Cat runs for mayor of city in Mexico

In America, citizens who view government as gridlock and partisan politics as poison have put cats and other animals on the ballot for public office. In 2012, for instance, a cat named Hank in Virginia received more than 6,000 write-in votes to serve in the U.S. Senate.

But frustration with government and politicians turning a deaf ear to constituents’ concerns aren’t limited to the U.S., as a 10-month-old cat named Morris of Xalapa, a city in eastern Mexico with a population of 450,000, has become something of an Internet sensation. The feline’s Facebook Page promoting him as a mayoral candidate has more than 130,000 Likes.

“Morris has been a catalyst to show the discontent that exists in our society,” Morris’s owner, Sergio Chamorro, told The Evening Sun. “Our message from the beginning has been, ‘if none of the candidates represent you, vote for the cat,’ and it seems people are responding to that.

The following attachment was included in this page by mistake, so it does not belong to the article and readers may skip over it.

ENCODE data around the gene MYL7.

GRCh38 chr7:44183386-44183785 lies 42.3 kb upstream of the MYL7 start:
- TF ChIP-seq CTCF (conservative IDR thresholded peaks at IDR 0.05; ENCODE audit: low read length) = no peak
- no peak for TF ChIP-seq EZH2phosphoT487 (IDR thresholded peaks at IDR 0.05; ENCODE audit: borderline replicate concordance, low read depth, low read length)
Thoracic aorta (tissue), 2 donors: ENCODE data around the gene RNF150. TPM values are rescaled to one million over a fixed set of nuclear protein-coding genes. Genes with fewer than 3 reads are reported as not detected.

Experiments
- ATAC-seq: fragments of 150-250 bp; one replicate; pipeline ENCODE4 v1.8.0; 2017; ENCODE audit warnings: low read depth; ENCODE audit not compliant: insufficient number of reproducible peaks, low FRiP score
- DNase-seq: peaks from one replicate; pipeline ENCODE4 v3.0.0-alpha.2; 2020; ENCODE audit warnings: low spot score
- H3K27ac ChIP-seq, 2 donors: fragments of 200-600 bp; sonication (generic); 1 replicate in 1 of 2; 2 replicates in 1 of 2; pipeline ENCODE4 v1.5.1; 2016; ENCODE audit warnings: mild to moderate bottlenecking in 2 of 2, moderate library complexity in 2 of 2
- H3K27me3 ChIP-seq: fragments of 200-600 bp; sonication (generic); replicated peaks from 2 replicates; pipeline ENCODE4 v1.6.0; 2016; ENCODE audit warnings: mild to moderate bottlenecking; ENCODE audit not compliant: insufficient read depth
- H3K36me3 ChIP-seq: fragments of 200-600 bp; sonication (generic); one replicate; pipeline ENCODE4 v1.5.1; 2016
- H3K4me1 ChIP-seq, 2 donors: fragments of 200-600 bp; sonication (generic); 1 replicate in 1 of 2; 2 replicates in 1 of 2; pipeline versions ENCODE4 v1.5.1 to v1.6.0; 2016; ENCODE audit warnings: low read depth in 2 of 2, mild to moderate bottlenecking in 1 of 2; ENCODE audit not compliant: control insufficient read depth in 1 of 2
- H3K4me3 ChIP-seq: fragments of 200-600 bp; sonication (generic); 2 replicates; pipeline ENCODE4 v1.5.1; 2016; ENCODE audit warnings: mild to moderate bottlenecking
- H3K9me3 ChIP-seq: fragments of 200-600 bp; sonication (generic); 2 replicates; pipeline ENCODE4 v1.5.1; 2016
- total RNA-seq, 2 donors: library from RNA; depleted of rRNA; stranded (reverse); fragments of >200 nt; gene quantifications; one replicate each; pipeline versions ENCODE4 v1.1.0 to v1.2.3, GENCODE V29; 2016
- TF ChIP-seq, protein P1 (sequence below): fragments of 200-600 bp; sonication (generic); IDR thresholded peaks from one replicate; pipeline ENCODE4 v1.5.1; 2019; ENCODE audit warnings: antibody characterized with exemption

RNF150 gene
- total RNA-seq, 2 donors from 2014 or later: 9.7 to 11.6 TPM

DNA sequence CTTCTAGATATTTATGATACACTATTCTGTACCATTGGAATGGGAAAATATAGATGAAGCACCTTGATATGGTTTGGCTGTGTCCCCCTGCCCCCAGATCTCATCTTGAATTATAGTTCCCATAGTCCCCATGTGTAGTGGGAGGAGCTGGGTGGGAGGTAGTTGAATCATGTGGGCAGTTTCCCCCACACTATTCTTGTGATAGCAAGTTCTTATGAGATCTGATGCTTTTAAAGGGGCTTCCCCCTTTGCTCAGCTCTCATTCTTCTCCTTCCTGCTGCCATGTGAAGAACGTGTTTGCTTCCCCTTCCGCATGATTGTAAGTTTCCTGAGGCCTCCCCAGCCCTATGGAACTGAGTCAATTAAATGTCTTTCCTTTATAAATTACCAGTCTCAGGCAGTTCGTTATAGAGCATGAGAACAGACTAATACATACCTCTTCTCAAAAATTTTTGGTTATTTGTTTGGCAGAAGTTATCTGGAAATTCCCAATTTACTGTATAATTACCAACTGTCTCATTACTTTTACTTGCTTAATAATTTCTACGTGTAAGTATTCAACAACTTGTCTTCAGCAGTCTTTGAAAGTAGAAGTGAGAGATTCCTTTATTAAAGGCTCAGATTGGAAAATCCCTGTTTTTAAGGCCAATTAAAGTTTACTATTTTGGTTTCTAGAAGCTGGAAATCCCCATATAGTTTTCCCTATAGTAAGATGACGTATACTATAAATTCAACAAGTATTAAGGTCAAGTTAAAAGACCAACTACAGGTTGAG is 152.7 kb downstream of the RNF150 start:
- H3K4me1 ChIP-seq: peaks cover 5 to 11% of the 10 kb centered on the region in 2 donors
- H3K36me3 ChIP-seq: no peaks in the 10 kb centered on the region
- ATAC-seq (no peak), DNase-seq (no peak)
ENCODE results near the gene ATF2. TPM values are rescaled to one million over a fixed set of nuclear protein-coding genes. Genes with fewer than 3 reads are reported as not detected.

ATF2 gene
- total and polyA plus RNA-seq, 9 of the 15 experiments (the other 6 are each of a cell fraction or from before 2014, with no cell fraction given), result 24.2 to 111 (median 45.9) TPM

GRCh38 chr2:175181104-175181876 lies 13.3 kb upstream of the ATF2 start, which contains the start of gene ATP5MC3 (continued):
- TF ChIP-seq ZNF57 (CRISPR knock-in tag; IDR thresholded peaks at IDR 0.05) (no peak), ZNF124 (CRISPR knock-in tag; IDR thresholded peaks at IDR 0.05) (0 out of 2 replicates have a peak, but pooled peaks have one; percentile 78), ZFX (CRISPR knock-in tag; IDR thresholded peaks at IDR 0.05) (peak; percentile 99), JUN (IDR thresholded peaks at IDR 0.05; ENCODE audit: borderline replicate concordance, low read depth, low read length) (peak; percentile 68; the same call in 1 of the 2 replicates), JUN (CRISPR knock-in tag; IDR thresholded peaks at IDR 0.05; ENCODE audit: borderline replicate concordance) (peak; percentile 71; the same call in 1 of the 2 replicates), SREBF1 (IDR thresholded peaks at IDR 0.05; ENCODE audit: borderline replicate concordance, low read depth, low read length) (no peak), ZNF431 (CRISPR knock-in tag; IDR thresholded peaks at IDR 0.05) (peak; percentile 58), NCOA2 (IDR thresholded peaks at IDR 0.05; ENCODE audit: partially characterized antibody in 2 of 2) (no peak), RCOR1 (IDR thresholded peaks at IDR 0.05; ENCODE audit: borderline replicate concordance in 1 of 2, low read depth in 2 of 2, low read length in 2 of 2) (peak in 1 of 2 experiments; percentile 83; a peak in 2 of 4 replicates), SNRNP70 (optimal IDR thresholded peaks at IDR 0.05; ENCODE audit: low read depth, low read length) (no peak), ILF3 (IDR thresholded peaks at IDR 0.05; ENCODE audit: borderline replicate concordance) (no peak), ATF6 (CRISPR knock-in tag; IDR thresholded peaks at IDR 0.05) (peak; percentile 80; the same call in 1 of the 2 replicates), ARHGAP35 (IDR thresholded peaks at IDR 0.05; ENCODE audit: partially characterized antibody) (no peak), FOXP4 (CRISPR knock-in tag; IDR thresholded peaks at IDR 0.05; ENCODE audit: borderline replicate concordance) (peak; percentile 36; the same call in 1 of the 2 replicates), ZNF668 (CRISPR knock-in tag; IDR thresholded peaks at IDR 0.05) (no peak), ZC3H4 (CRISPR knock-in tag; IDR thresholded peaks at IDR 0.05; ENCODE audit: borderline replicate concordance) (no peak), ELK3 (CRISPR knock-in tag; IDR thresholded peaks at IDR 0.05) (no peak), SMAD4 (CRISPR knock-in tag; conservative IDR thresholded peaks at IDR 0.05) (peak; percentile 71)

“[Morris] sleeps almost all day and does nothing, and that fits the profile of a politician.”

As if that weren’t biting enough, Morris’s initial campaign slogan was, “Tired of voting for rats? Vote for a cat.”

Chamorro and his friends started Morris’s campaign in response to Xalapa’s bleak state of affairs. According to World War 4 Report, 9 journalists have been killed in Xalapa in the last 3 years, and the larger coastal state of Veracruz is besieged by drug trafficking and related crime.

The black-and-white cat isn’t the only animal seeking public office in Mexico. A dog named Tintan in Oaxaca City; Maya, a cat in Puebla; a chicken named Tina in Tepic; and a donkey named Chon of Ciudad Juarez are all candidates for public office.

Although Morris’s name will not appear on the ballot, citizens are encouraged to vote for the feline via write-in. According to The Guardian, this has prompted election organizers to issue a caveat not to waste their votes: “It is important to vote for the registered candidates. Please.”

The election is set to take place on July 7.

Sources: The Evening Sun, The Guardian, Los Angeles Times


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